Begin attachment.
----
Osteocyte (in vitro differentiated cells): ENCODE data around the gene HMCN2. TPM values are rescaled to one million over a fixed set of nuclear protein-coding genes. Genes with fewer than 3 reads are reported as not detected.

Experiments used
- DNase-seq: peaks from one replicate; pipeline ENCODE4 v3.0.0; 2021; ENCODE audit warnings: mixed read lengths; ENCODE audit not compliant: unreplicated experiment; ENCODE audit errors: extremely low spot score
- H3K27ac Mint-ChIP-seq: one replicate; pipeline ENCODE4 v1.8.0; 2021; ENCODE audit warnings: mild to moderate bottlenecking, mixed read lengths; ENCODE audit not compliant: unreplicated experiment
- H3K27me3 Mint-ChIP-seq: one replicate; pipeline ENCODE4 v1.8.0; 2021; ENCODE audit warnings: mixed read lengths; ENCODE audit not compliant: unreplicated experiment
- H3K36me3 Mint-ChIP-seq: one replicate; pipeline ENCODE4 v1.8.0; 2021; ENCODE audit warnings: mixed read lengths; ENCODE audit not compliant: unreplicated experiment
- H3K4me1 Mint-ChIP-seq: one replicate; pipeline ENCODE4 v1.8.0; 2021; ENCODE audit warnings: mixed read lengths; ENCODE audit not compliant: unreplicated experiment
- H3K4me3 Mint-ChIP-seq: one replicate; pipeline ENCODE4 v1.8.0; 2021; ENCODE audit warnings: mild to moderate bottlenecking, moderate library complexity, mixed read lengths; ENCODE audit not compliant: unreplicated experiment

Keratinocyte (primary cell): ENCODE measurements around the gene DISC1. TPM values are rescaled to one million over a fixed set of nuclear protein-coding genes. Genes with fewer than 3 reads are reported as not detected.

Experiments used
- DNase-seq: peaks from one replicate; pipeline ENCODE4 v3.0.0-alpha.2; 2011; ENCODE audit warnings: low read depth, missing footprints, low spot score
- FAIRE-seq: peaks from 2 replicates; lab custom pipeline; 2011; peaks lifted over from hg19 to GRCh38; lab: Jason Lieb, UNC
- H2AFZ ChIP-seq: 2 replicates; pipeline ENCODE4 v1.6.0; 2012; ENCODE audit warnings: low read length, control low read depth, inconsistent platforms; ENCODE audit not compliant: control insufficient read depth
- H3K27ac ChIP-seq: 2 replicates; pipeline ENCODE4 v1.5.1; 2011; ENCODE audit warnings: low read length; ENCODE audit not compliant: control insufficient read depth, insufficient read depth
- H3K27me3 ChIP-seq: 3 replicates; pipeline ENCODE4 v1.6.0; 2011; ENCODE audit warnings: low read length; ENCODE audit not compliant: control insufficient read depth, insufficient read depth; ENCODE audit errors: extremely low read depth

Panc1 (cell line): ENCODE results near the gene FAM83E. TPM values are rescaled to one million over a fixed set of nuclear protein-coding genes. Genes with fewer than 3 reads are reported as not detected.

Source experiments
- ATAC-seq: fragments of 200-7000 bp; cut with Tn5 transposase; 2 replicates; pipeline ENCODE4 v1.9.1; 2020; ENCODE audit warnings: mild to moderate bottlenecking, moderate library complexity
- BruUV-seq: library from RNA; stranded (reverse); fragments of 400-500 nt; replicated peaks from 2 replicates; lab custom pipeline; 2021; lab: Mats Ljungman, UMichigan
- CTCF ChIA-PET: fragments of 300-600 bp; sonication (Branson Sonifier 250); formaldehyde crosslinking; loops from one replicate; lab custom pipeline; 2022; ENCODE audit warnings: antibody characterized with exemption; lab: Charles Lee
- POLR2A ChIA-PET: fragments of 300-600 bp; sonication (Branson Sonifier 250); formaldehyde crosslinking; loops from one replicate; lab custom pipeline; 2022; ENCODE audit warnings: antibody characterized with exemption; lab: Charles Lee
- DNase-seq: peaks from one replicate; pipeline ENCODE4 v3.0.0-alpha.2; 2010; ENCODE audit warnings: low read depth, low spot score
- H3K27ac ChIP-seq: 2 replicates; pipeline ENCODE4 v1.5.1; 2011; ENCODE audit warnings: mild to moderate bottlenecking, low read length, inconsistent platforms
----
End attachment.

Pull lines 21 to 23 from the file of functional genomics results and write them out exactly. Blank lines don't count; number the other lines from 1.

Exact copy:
- POLR2A ChIA-PET: fragments of 300-600 bp; sonication (Branson Sonifier 250); formaldehyde crosslinking; loops from one replicate; lab custom pipeline; 2022; ENCODE audit warnings: antibody characterized with exemption; lab: Charles Lee
- DNase-seq: peaks from one replicate; pipeline ENCODE4 v3.0.0-alpha.2; 2010; ENCODE audit warnings: low read depth, low spot score
- H3K27ac ChIP-seq: 2 replicates; pipeline ENCODE4 v1.5.1; 2011; ENCODE audit warnings: mild to moderate bottlenecking, low read length, inconsistent platforms